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  • Liz Matory

There's a first time for everything

Can I admit something to you?

This latest loss is the first time that I personally, actually, literally rebounded in faith.


I mean.

I know that I wouldn't have survived these last three years, if the Holy Spirit hadn't sent angels to catch me when I fell. And that hedge of protection is absolutely, positively real. It is because of that turbulence and that support that I only cried for 27 minutes after losing the June 2020 GOP primary.


I probably will not run for office ever again because of this last race, but this time it didn't feel as bad. I can remember the first time I ran for office in 2014. It was the most money I had raised. Had a campaign manager, a strategist, t-shirts, tank tops, bumper stickers, and an official campaign office. We knocked on doors everyday. We had volunteers at prime voting locations. Even my former professors were able to cast their ballots for me. Super neat.

But I will never ever forget the pain and embarrassment of my first Election Night. I must have had 14 volunteers at our watch party. Most of them were college kids from my alma mater, Howard University. My advisor was watching the votes come in, and after a short while we all found out that I lost the election. Technically, I came in last place.


All I wanted to do was hide, and I couldn't because I was literally responsible for everyone at the party. The main thought that went through my head was I let so many people down. All the donors, especially. I felt like I failed them. I felt like I failed everyone.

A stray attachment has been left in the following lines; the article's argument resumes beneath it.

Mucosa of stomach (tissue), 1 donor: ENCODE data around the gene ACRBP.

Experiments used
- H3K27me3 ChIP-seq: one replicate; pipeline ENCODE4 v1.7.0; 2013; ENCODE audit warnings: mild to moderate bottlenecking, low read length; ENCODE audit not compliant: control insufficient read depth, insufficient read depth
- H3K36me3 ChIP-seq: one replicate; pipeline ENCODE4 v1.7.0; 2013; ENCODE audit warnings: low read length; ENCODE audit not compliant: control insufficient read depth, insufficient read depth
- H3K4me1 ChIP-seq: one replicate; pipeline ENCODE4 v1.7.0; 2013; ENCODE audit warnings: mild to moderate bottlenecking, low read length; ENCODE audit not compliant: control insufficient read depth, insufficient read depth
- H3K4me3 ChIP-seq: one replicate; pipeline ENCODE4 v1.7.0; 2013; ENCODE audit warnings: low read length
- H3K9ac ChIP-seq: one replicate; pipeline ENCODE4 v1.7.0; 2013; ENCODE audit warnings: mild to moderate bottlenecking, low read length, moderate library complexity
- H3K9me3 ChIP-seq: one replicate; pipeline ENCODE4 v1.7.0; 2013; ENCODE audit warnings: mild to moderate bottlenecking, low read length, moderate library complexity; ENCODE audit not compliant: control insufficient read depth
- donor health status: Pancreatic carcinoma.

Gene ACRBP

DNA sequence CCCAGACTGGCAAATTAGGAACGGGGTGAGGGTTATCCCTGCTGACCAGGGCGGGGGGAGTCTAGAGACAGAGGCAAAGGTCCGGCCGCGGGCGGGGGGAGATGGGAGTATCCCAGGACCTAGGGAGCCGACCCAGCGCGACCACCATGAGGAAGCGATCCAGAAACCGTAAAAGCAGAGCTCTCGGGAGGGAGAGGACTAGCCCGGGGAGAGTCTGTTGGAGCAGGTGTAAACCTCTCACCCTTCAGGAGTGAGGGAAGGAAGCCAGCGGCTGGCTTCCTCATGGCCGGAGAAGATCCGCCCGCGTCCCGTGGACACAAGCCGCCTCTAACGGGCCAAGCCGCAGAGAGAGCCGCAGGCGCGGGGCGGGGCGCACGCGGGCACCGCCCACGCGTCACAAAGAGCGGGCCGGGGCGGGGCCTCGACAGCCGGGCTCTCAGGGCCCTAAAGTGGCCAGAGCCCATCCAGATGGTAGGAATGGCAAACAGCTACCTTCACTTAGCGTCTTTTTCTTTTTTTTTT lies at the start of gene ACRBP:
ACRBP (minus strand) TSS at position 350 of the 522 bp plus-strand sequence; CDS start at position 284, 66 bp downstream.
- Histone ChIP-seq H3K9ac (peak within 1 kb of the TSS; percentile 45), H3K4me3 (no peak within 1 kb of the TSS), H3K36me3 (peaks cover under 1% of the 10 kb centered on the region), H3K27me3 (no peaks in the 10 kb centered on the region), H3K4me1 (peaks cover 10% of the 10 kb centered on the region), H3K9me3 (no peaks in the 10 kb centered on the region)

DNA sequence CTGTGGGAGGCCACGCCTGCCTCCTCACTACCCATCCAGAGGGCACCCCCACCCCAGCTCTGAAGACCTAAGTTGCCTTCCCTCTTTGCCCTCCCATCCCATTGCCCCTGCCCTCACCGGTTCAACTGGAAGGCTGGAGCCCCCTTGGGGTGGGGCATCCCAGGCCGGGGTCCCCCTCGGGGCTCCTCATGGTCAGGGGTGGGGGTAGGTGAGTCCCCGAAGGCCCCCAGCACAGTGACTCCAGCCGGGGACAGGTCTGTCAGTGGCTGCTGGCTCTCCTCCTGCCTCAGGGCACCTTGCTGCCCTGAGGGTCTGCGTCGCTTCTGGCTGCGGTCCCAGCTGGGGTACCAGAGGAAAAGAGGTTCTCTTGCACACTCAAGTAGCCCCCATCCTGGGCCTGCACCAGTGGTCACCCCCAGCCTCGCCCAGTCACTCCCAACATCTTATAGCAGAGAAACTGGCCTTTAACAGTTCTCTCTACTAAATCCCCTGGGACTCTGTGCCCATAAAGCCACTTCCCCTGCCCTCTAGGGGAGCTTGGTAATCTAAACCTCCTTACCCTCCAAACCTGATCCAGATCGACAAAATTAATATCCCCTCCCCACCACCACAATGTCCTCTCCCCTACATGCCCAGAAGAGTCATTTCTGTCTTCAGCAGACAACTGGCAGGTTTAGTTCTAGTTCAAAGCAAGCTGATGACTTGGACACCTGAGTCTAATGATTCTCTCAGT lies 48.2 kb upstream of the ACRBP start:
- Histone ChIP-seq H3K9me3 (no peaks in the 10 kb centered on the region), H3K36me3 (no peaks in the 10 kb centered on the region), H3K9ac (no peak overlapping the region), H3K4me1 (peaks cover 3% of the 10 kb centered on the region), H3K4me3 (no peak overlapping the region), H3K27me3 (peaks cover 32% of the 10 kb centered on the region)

Mind you, virtually everyone loses their first election. And so many people never even take the first step and place their name on the ballot. Back then, I was a rookie. In many ways, this time I was the veteran. It does not matter how established you are as a candidate, nerves always run high on Election Night.


This time was so different. It was the first time I dedicated the race to The Lord.


Before, I'd heard people do that, and thought it was a just neat notion.

This last campaign wasn't about me though. For a while now, this "me" has changed so much that I needed another reason to go through what I knew was not going to be an easy race. It was no longer my own ambition or even my will. This time The Lord told me to offer a clear, conservative alternative for voters to choose. He never said I would win. He just told me to run. So voters could choose.


His Will be done.


And I am perfectly fine with the outcome.


This is the peace I had always heard about. The peace that I hoped He would grant me on this side of being saved. This June Loss was the first time I felt like I actually won in the spirit, even if I did not win in the flesh. No attachment to the outcome. I just did what Christ called me to do.


Faith is the most intangible, yet real thing you will ever need. It's a personal need. A personal desire. A personal defense that only an individual can claim for themselves. Almost like air. But air people understand. Faith is something you have to experience all on your own. And you can restrict your supply or unleash it as fully or tightly as you can.


Every morning. Heck, every moment, God gives us all a new opportunity to Rebound in Faith. It's up to us to choose.


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